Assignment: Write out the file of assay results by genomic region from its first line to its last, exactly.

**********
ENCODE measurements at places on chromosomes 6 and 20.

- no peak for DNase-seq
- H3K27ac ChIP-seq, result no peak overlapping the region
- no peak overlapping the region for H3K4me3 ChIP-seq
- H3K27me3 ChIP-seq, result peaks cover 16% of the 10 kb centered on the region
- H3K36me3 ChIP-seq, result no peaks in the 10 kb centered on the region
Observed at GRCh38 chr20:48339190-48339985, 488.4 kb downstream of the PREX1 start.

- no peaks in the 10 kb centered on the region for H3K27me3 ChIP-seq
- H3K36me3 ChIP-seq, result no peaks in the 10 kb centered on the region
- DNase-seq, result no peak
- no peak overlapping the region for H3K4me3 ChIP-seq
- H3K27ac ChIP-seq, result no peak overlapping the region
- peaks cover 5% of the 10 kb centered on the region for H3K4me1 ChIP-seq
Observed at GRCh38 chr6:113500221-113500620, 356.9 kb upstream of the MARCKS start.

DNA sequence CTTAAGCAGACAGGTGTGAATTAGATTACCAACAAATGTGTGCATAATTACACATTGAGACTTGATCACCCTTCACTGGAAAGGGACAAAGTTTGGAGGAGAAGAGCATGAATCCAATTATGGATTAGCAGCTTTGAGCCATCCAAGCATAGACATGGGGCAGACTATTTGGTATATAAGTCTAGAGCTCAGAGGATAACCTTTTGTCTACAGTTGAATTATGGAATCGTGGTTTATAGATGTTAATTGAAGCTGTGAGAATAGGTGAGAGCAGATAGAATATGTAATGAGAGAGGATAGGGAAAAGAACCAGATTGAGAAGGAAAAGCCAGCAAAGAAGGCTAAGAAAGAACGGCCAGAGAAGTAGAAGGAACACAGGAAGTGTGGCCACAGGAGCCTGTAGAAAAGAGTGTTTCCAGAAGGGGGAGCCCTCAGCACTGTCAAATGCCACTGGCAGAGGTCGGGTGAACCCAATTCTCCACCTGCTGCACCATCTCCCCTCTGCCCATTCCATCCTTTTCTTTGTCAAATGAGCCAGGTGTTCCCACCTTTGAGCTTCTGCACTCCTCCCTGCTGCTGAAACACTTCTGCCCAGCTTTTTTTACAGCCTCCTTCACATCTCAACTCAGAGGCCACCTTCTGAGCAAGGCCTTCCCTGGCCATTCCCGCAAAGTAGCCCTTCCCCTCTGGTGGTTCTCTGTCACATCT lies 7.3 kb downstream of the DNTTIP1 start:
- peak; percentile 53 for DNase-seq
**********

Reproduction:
ENCODE measurements at places on chromosomes 6 and 20.

- no peak for DNase-seq
- H3K27ac ChIP-seq, result no peak overlapping the region
- no peak overlapping the region for H3K4me3 ChIP-seq
- H3K27me3 ChIP-seq, result peaks cover 16% of the 10 kb centered on the region
- H3K36me3 ChIP-seq, result no peaks in the 10 kb centered on the region
Observed at GRCh38 chr20:48339190-48339985, 488.4 kb downstream of the PREX1 start.

- no peaks in the 10 kb centered on the region for H3K27me3 ChIP-seq
- H3K36me3 ChIP-seq, result no peaks in the 10 kb centered on the region
- DNase-seq, result no peak
- no peak overlapping the region for H3K4me3 ChIP-seq
- H3K27ac ChIP-seq, result no peak overlapping the region
- peaks cover 5% of the 10 kb centered on the region for H3K4me1 ChIP-seq
Observed at GRCh38 chr6:113500221-113500620, 356.9 kb upstream of the MARCKS start.

DNA sequence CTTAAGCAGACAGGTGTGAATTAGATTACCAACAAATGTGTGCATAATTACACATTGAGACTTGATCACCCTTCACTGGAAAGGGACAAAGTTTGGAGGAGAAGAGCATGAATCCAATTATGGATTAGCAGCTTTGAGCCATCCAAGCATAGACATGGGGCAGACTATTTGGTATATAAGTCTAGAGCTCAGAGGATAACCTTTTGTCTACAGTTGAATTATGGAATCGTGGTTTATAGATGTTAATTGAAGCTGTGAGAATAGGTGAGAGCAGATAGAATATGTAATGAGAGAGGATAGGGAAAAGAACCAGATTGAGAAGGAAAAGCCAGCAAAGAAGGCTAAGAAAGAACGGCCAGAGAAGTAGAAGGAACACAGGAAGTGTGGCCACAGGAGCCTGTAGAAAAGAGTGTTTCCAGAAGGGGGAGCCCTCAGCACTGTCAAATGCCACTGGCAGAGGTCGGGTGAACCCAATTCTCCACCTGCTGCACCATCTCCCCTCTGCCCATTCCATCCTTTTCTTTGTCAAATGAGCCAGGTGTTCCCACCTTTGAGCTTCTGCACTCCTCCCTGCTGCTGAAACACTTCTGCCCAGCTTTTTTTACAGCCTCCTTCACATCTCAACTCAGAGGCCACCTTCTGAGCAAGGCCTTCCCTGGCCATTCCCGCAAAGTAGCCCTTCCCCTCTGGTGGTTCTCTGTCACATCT lies 7.3 kb downstream of the DNTTIP1 start:
- peak; percentile 53 for DNase-seq